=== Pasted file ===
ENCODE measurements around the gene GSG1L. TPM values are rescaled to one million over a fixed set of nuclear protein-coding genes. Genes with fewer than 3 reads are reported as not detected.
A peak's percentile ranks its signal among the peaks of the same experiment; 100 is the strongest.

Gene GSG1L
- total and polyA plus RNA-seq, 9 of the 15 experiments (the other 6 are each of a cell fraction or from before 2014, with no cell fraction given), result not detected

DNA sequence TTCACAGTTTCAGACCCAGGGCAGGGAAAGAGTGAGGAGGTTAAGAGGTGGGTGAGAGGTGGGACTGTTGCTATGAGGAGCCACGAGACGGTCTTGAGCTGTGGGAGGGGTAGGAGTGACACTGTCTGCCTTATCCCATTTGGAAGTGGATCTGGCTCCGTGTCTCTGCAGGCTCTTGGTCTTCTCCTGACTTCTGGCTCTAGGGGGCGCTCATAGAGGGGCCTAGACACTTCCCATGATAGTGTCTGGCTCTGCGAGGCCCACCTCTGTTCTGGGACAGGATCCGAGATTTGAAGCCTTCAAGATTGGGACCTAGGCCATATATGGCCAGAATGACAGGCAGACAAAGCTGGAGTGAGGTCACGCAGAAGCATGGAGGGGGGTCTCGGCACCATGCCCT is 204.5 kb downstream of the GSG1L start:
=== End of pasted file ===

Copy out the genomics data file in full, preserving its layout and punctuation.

ENCODE measurements around the gene GSG1L. TPM values are rescaled to one million over a fixed set of nuclear protein-coding genes. Genes with fewer than 3 reads are reported as not detected.
A peak's percentile ranks its signal among the peaks of the same experiment; 100 is the strongest.

Gene GSG1L
- total and polyA plus RNA-seq, 9 of the 15 experiments (the other 6 are each of a cell fraction or from before 2014, with no cell fraction given), result not detected

DNA sequence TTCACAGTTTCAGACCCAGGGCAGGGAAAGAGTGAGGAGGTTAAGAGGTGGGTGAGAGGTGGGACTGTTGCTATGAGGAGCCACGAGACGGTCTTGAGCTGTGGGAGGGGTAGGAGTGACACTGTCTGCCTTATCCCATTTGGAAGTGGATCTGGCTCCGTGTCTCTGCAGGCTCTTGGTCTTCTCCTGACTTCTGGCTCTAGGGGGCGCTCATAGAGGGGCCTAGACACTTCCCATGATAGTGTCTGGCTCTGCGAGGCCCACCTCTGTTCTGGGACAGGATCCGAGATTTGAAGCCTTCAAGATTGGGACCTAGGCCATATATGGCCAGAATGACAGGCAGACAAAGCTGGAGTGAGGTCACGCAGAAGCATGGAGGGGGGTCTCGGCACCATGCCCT is 204.5 kb downstream of the GSG1L start: